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The importance of place-based learning

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Place-based learning is an immersive learning experience that places students in local heritages, cultures and landscapes, and uses these experiences as a foundation for the study of language arts, mathematics, social studies, science and other subjects across the curriculum.

The primary goals of place-based learning are to increase student engagement, boost academic outcomes, impact communities and promote understanding of the world at large.

For many students, the a field-study trip in grades 4 through 8 may be their first time away from home, their first time camping and, for this generation, it has also become their first experience without a digital connection – and, therefore, their first experience being completely responsible for their own entertainment.

Here are the five guiding principles each of our field studies experiences have been built around:

1. It builds community. From the homeroom groups traveling together on the bus, to the groups sharing cabins, to the field study groups that rotate through activities, students live and work in teams that they wouldn’t form on their own.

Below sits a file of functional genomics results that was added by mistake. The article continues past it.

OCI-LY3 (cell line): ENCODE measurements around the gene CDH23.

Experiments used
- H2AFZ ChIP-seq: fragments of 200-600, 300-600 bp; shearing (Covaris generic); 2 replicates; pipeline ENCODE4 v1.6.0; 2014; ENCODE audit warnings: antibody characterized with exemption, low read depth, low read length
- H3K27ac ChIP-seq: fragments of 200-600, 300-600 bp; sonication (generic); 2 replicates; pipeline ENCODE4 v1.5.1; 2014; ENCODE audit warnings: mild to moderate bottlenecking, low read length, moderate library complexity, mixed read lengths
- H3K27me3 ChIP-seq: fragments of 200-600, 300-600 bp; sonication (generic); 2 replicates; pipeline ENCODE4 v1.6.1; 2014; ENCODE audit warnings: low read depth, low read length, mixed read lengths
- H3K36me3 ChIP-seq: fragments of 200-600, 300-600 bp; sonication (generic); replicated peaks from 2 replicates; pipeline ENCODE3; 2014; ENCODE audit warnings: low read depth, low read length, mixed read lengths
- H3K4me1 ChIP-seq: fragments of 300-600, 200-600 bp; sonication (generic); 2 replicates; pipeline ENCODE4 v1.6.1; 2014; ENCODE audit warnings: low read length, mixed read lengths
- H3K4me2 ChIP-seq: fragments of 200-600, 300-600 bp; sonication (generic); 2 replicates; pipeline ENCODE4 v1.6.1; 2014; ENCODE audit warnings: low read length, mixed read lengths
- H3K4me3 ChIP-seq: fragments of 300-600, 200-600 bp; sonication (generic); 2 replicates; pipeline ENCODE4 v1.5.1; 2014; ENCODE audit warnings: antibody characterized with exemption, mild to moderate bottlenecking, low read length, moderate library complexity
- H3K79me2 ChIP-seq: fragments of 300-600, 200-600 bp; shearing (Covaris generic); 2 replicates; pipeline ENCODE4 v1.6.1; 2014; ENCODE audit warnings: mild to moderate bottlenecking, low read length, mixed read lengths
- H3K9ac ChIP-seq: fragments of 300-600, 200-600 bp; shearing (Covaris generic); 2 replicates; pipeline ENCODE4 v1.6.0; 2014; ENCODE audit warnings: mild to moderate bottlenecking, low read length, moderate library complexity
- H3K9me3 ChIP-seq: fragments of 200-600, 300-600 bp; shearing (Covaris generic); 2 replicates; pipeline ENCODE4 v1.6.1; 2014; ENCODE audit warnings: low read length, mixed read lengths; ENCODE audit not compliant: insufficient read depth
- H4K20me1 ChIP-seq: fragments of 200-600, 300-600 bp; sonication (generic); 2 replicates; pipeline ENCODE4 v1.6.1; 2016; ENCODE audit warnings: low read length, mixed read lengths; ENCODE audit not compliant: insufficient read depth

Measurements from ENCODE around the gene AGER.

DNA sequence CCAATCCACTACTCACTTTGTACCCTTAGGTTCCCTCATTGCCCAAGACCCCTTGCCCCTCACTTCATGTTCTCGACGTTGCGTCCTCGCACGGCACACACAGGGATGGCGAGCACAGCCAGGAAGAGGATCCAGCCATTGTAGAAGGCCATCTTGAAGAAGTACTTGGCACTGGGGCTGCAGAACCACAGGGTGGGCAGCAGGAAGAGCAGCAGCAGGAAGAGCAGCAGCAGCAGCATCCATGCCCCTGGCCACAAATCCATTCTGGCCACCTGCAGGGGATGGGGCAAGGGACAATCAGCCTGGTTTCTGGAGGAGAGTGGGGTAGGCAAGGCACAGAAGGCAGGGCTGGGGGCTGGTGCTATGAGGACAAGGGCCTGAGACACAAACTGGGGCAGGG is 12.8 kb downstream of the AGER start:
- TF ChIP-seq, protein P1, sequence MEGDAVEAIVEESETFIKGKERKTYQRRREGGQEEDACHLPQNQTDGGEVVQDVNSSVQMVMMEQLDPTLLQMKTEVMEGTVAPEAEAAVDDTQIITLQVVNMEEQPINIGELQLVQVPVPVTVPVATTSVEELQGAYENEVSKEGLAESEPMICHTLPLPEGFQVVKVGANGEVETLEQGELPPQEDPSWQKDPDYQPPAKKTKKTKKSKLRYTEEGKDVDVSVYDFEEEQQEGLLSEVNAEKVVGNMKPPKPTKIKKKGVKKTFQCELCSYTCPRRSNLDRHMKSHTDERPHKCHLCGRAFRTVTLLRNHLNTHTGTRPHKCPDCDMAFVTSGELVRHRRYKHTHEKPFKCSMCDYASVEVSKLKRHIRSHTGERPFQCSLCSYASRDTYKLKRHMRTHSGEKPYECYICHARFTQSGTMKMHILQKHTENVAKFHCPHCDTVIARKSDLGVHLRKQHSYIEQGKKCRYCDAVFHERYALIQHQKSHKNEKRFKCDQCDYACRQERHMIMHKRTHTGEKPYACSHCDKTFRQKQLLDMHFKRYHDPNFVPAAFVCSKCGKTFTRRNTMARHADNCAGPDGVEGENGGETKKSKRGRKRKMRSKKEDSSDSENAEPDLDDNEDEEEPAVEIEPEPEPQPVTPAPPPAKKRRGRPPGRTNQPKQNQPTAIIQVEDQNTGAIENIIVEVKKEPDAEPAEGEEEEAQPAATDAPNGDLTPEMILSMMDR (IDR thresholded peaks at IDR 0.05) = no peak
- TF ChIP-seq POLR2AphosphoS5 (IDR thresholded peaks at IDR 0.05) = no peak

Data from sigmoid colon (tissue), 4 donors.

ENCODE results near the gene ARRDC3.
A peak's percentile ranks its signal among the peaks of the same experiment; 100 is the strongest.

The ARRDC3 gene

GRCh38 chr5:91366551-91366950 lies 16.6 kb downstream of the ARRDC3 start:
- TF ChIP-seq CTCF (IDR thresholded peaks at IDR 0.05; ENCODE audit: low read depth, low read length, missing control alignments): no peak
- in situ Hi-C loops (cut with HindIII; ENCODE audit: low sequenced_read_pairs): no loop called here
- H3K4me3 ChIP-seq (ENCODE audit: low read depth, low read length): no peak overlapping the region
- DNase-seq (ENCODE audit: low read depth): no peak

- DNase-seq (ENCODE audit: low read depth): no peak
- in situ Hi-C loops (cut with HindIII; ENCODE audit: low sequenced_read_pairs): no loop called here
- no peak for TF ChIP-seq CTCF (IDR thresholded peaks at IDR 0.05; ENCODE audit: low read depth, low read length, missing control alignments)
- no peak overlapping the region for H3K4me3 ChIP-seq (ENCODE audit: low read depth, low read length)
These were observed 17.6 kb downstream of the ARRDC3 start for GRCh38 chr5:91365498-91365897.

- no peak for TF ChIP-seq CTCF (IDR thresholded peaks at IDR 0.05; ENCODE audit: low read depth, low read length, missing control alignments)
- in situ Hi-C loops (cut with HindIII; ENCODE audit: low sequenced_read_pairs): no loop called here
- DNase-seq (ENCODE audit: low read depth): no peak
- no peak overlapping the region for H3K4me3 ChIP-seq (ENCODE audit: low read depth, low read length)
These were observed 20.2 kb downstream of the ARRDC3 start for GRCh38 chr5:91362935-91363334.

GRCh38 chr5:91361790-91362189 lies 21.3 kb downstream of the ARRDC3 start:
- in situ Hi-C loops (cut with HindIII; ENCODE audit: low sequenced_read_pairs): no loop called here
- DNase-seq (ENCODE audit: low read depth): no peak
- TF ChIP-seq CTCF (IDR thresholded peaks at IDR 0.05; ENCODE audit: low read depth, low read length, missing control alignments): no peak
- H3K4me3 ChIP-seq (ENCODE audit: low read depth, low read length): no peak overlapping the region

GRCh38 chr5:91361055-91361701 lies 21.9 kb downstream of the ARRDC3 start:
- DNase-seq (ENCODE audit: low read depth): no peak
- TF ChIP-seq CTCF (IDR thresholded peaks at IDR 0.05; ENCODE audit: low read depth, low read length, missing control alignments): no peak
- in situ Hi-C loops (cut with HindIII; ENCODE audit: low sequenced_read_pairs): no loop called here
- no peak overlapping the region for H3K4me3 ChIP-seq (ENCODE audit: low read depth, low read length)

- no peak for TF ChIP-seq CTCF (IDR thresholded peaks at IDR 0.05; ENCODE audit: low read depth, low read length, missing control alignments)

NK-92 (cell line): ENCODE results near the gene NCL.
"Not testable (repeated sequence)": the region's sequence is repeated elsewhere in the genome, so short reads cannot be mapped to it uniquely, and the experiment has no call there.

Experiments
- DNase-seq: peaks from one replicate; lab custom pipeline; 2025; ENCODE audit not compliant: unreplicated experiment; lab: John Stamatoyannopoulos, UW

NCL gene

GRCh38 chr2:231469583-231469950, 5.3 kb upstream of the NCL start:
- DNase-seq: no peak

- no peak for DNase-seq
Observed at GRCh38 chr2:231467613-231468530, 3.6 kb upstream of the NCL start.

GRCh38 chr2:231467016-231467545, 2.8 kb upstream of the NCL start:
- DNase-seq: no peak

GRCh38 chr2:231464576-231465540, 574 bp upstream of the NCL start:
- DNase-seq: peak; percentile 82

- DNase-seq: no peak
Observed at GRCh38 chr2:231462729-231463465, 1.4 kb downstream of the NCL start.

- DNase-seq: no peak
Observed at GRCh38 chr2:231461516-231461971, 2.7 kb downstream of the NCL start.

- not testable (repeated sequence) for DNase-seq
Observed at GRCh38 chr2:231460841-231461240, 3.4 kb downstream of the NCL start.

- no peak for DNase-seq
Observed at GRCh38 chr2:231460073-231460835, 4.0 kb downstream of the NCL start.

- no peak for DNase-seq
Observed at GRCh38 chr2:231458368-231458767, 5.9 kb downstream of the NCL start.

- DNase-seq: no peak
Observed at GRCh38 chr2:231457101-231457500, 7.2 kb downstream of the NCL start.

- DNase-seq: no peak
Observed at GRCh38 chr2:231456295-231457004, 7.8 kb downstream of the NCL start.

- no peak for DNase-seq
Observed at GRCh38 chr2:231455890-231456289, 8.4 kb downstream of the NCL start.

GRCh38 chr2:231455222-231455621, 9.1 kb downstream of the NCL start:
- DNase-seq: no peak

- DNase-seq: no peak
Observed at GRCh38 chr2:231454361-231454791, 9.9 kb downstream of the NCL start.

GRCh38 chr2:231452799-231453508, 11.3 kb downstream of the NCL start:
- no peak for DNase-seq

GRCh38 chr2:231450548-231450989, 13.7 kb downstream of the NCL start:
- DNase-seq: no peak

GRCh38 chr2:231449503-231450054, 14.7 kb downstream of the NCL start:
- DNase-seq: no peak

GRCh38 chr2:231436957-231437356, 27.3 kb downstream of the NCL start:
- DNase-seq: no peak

2. It raises expectations and standards. The field-study program asks students to be multidisciplinary scientists, drawing on prior knowledge to interact with a variety of environments, weather and physical challenges of a mountain environment. During the time away, we dramatically raise expectations for student behavior and work.

3. It increases connection. During the Field Study, students act on increasingly refined details of the experience. They want to provide a better and more unique experience for each other. They’re connected to the process of being a community, and they feel increased connection to being part of it.

4. It builds culture. Cultures share a common language, values, purpose and connection to place as a fundamental expression of who they are. All of these things develop for a group of students during their time together on the Field Study. Ask students and some themes will begin to arise about working hard, being outside, having fun, and great food experiences – all hallmarks of developed cultures.

5. It develops positive feelings and memories around school and the outdoors. The Field Study Experiences are often cited by graduating students as some of the most memorable events during their time at Sonoma Charter School.

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